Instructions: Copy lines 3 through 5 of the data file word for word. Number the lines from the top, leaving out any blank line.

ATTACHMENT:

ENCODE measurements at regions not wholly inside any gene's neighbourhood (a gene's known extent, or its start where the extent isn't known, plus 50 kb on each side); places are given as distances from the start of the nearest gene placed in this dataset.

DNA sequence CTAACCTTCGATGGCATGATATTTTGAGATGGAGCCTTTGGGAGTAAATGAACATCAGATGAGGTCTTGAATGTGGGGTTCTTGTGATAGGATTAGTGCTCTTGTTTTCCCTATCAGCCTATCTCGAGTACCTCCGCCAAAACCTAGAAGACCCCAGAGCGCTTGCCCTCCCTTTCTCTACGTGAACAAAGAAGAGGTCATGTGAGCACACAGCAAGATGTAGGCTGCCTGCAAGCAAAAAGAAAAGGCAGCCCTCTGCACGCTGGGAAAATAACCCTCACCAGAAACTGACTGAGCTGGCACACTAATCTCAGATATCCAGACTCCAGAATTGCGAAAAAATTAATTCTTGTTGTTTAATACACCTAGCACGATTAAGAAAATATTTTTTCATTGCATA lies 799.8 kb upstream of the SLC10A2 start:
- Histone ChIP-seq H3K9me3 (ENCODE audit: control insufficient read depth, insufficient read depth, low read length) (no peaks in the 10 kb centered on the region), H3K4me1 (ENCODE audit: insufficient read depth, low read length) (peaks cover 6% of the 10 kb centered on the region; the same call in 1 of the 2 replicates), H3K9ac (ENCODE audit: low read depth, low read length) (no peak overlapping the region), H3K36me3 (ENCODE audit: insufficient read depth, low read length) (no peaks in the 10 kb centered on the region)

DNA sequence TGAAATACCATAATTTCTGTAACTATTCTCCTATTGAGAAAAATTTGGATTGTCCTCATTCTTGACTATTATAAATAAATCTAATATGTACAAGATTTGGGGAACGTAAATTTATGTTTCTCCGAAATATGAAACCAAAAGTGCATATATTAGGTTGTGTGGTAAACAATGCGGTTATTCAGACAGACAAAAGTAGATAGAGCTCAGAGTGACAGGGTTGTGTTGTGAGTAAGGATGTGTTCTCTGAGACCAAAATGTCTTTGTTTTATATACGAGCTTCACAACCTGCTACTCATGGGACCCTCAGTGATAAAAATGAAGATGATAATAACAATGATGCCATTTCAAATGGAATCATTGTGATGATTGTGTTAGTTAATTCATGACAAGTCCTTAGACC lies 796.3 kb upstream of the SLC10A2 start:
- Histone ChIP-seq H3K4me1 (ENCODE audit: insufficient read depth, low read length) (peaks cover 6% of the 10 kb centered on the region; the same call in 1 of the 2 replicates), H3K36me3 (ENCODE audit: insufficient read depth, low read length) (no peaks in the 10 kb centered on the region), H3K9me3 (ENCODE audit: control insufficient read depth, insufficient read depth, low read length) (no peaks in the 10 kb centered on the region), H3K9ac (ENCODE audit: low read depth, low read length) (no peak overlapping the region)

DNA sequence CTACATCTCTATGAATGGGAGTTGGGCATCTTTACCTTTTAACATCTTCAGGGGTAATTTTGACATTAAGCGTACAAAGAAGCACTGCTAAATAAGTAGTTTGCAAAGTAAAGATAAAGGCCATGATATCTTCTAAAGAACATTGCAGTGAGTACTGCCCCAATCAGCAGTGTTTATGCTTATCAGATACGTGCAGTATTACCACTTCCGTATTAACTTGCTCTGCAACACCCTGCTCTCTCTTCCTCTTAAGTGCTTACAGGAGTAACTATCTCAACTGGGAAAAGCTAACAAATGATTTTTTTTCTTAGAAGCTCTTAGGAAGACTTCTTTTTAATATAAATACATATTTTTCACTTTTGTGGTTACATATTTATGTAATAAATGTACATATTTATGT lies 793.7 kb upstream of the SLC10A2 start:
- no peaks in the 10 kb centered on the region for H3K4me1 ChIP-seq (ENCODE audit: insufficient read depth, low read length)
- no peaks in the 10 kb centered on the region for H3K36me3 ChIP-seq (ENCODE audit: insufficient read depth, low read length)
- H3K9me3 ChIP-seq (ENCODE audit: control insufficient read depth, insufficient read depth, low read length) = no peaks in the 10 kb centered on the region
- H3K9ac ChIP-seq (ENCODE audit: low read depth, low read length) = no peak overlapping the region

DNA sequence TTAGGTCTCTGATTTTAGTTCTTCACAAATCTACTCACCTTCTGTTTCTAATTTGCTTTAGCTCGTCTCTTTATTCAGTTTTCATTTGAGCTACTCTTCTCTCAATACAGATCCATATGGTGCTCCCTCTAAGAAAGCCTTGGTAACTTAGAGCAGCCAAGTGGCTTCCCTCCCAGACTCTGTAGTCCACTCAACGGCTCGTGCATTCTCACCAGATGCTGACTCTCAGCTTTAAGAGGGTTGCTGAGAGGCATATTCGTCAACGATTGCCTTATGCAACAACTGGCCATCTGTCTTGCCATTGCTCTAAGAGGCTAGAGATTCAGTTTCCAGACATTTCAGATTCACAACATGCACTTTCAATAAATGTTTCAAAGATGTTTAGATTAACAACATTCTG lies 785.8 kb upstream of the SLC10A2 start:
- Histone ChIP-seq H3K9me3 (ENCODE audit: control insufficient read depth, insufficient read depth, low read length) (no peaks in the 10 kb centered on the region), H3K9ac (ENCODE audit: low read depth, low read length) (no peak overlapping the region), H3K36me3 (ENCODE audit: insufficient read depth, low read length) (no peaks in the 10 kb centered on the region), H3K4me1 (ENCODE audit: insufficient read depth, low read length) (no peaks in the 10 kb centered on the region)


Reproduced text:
- Histone ChIP-seq H3K9me3 (ENCODE audit: control insufficient read depth, insufficient read depth, low read length) (no peaks in the 10 kb centered on the region), H3K4me1 (ENCODE audit: insufficient read depth, low read length) (peaks cover 6% of the 10 kb centered on the region; the same call in 1 of the 2 replicates), H3K9ac (ENCODE audit: low read depth, low read length) (no peak overlapping the region), H3K36me3 (ENCODE audit: insufficient read depth, low read length) (no peaks in the 10 kb centered on the region)

DNA sequence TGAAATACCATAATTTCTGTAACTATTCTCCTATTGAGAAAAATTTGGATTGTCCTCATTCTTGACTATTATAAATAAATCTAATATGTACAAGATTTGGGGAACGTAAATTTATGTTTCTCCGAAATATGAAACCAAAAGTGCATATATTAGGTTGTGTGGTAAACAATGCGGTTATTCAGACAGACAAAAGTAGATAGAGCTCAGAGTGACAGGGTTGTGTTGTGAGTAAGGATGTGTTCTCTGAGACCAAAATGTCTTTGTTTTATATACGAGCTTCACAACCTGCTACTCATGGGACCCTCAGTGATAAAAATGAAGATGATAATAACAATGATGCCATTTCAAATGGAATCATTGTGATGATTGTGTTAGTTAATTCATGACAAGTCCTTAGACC lies 796.3 kb upstream of the SLC10A2 start:
- Histone ChIP-seq H3K4me1 (ENCODE audit: insufficient read depth, low read length) (peaks cover 6% of the 10 kb centered on the region; the same call in 1 of the 2 replicates), H3K36me3 (ENCODE audit: insufficient read depth, low read length) (no peaks in the 10 kb centered on the region), H3K9me3 (ENCODE audit: control insufficient read depth, insufficient read depth, low read length) (no peaks in the 10 kb centered on the region), H3K9ac (ENCODE audit: low read depth, low read length) (no peak overlapping the region)